So now that I've ventured into truly evil antagonist territory, I'm learning what I've been missing. I'm not sure what it says about me, but I love getting into these guys' heads. My series has a working title of Love and Murder so we aren't talking cozy mystery.

My first bad guy is intelligent but warped. Love has warped him. Oh sure! He thinks so. And to what length will he go for his love? I'm not sure his love would agree with his methods and ideas. He's an older gentleman so the trick is keeping him intelligent but demented. This is like exercise for a writer. Felt ever so good to stretch my ability and learn something for my efforts.

Number two evil doer is not so smart. He's fowl mouthed and down right creepy. I have to admit, I'm enjoying him even more than smart bad guy. His reasoning is exceptionally skewed. The challenge with this young man is presenting is cockeyed reasoning in such a way that the reader buys it, believes it and keeps turning those pages.

In the third book of the series, a woman has intruded into the story to be probably the worst evil in the series. Think Nazi, think no conscience. I'm rubbing my hands together in anticipation already. Bwahahahaha!

I'd love to hear what type your favorite bad guy or lady is. Intelligent? Obnoxious creep? Vamp?

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Thursday, April 11, 2013

Forget the Blonde Hair - I Am Indian!

 2012 On the plains in Northern Arizona, two families joined forces and began the trials and tribulations of building a small family farm with nothing in the bank but love.

Have you ever had a doctor ask why are you here with emphasis on the you? Every doctor I've seen at the Indian Medical Center has been anything but Native American, and they didn't give a hoot the mixture of my blood. I had an appointment with my first doctor that was actually Native American, and she didn't make me feel all warm and fuzzy. In her defense, once we got past my explaining why I had the right to be there, she was quite thorough. Maybe I read her wrong. I thank my great grand parents every time I need to see a doctor. I don't know what I'd do without the care I am entitled to at IMC. Certainly this primary care doctor will show her friendly side next time. Or maybe I'll find a way to bond?

Potato Rows
The potato rows are ready. We are a potato family, both Idaho's and sweet. Actually, I think the sweets have it in this household, 6-4. The dogs get sweet potatoes in their daily meals but Frank won't touch them. Potatoes freeze and can well. Our crop last year was less than hoped for thanks to a late freeze and blister bugs. This year, the plants will go in the ground a little later, and we know when to be on blister bug alert. Should be a good potato year.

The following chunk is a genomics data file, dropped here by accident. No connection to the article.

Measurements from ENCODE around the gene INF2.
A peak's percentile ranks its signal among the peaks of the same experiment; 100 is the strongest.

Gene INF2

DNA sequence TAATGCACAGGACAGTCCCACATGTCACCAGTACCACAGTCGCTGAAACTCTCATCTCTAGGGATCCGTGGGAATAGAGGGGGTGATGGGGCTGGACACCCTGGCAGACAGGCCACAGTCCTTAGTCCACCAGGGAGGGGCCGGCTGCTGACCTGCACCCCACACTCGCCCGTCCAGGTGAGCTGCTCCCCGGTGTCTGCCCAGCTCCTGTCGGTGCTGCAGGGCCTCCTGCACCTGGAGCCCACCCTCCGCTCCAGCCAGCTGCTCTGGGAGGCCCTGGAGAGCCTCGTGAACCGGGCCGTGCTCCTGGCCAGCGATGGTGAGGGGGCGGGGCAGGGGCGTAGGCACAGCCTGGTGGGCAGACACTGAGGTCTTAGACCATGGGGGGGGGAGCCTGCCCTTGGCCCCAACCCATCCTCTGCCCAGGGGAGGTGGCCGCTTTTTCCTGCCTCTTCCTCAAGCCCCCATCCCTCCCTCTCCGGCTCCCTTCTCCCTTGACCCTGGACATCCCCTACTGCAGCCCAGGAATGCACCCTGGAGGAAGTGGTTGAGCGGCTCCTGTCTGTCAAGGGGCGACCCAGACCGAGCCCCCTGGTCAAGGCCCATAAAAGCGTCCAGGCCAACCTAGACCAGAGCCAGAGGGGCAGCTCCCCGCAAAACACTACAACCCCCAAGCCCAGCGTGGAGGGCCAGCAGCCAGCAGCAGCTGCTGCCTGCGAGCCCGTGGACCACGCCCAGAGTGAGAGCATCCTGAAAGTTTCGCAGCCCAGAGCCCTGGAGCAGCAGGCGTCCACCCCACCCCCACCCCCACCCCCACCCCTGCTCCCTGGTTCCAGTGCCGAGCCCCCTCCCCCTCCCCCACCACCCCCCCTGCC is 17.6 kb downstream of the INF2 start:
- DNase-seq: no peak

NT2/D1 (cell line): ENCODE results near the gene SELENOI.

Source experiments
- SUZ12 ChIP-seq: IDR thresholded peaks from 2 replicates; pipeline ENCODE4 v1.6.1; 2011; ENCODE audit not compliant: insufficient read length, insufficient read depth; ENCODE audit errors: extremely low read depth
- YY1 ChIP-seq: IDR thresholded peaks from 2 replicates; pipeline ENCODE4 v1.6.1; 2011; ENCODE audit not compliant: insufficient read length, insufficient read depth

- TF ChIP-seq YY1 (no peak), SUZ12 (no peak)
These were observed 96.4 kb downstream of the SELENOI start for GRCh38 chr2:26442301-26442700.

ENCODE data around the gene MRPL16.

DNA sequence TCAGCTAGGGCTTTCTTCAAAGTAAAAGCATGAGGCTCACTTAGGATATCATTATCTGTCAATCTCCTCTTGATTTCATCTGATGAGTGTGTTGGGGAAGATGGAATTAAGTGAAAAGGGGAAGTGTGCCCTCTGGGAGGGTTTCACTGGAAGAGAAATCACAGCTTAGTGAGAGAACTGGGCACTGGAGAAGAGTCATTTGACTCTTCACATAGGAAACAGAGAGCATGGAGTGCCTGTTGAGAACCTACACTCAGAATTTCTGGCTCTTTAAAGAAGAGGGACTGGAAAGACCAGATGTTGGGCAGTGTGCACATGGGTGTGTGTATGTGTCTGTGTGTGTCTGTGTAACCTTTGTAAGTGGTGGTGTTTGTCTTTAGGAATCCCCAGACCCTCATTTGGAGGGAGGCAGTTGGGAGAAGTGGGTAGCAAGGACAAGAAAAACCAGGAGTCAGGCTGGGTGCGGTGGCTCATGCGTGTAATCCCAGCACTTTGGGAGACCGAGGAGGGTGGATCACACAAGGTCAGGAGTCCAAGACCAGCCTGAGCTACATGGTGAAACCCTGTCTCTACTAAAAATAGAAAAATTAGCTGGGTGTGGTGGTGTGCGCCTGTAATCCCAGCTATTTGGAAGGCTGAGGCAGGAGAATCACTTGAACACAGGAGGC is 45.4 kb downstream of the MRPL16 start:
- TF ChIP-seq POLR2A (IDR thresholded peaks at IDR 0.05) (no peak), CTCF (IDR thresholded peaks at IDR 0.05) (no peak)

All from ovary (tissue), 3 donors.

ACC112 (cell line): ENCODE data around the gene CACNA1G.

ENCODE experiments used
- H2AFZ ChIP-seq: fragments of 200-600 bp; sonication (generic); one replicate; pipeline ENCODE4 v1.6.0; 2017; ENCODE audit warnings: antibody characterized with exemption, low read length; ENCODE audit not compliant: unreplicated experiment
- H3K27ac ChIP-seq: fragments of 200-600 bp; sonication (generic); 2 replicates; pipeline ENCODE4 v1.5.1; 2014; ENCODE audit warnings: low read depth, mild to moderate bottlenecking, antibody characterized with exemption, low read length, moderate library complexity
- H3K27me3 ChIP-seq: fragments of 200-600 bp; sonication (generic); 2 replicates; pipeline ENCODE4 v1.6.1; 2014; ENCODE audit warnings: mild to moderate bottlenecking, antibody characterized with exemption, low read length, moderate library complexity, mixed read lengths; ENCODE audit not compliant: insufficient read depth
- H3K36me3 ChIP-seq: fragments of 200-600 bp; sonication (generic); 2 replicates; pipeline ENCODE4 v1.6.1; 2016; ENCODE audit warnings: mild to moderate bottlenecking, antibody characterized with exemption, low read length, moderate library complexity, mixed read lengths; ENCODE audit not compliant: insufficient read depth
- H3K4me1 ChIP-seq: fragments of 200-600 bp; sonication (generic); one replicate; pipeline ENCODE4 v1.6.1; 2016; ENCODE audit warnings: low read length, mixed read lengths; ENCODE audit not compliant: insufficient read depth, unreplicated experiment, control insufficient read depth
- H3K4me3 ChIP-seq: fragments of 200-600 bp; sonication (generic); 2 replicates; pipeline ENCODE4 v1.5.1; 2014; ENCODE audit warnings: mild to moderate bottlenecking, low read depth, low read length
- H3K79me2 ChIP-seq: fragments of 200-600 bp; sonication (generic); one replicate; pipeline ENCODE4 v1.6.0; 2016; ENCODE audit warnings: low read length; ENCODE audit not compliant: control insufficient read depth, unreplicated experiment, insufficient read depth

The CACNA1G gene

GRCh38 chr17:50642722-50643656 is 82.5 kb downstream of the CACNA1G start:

The drip system arrived and Lance got the major lines run. We'll run
Drip System
the row lines as we plant. We have high hopes for this system. If we aren't flooding in between the rows we shouldn't have near the weed problem we had last year. The water will be more direct on the crop. Yea! I really hate weeds.

Drip System Line
I managed to clear half the tree wells in the orchard on Wednesday. Wild grass had claimed a lot of territory since the warmer weather moved in. I had less trouble with weeds than grass. The fruit trees are popping earlier than last year. Scares me. We could have a couple of more freezes before June. There isn't much we can do so we've had to adopt the attitude that we're lucky to get whatever fruit we get each year.

The people who lived here before us must not have ever flushed the hot water heater. For the third time in a year, our bottom heating element went
Frank and Lance work on rows

out. We finally got a technician that would talk long enough to tell us why. Well water is great but there is sediment that will collect at the bottom of a hot water heater. If you flush the unit a few times a year, you wash that out. If not, it becomes so clogged it fries the heating element. Frank tried to get out as much as he could but it's pretty solid. We'll see how long this one lasts but it's inevitable. I'm seeing dollar signs.

Tulips have bloomed

Flowers from our Austrian friends, Harte and Uli are coming up.
Flowers are blooming. Days are getting warmer. Tumble weeds are getting burned weekly. Won't be long before we have gorgeous sunsets over green fields of vegetables!

Monday, April 8, 2013


There are a few authors that actually like promotion, but most of us would rather get our hair styled by Donald Trump’s barber. Well, maybe not, but the point is we’re writers not promoters, and it’s so hard to figure out the what, when and where of promoting our books. Try to find stats on what works and what doesn’t work. Nada.

So take heart in that because you can do whatever feels comfortable and what works for you. No wrong or right. Here’s my list of the top ten do’s and don’t’s of promotion. Not necessarily in order of importance.

  • Don’t try to do it all. Pick and choose because if you try to join every loop, every social site, print every form of promo – guess what – not only will you never write your next book, you’ll go broke both financially and mentally.
  •  Do join Facebook. This is my personal social media favorite. Some authors prefer Twitter. Some do both.
  • Do blog. You don’t have to have your own blog. Find some blogs to guest on a couple of times a month. The best ones are not all in-your-face promo, but they invite readers to enjoy the banter or subjects of interest.
  • Do/Don’t be active on loops. Okay, I’m on the fence here. I belong to several loops and all I do a great deal of monitoring. I’ll occasionally comment and I like to support other authors when they ask. But if I spent my time commenting on all of them, my next book would not get written. So I monitor, have them on digest and I learn so much.
  • Do network. Join RWA, your local RWA or any of the other groups for writers. I know there are mystery groups and children’s lit groups. These groups keep you in the know and will offer more info on promotion and learning your craft.
  • Do be part of a critique group. I don’t believe I’d ever have gotten published without my critique partners input. This isn’t really marketing but then again, it’s a form of networking.
  • Don’t quiet your mother when she wants to tell everyone including the grocery store checkout lady that you’re an author. My mom has sold a good number of books for me. I did have to stop her when she found out Barnes & Noble by her house didn’t carry my book – she was going to buy some and put them on the shelf herself. My point is, encourage friends and family to talk you up.